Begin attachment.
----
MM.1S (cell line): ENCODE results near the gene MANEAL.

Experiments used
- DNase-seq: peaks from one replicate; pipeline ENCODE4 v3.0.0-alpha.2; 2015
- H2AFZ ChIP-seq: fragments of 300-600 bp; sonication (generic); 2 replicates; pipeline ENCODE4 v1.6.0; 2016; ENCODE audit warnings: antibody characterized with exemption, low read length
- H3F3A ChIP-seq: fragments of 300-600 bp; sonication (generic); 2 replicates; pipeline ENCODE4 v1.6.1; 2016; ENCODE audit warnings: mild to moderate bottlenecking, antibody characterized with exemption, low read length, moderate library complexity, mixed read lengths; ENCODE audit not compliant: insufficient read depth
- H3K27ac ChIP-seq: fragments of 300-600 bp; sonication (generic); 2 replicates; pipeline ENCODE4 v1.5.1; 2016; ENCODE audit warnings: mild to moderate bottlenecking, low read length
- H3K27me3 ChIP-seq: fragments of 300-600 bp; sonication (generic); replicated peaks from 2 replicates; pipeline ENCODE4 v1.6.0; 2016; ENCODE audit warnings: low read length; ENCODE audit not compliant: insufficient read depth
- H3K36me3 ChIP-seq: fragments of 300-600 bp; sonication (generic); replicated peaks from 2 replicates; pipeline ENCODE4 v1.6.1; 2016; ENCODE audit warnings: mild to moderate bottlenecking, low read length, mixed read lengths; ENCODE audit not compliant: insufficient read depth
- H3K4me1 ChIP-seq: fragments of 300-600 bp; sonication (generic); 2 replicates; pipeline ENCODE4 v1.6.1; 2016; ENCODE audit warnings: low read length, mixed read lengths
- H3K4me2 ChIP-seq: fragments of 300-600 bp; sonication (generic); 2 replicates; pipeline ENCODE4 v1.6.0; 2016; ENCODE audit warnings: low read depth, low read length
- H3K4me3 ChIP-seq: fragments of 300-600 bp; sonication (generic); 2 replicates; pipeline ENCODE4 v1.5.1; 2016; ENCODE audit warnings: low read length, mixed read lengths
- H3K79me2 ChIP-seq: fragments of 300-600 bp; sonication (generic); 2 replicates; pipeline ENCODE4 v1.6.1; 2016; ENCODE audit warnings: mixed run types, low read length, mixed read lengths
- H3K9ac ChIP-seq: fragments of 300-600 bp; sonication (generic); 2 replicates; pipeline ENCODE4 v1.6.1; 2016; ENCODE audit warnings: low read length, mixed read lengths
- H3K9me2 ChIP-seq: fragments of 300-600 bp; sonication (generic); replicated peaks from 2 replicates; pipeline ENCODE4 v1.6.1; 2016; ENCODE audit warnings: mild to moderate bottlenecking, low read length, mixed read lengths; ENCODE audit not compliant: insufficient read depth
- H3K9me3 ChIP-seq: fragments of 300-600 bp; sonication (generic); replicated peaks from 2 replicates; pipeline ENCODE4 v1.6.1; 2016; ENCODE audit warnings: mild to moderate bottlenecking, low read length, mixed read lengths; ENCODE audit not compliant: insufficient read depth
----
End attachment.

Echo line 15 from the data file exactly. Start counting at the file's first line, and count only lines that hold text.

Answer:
- H3K9me3 ChIP-seq: fragments of 300-600 bp; sonication (generic); replicated peaks from 2 replicates; pipeline ENCODE4 v1.6.1; 2016; ENCODE audit warnings: mild to moderate bottlenecking, low read length, mixed read lengths; ENCODE audit not compliant: insufficient read depth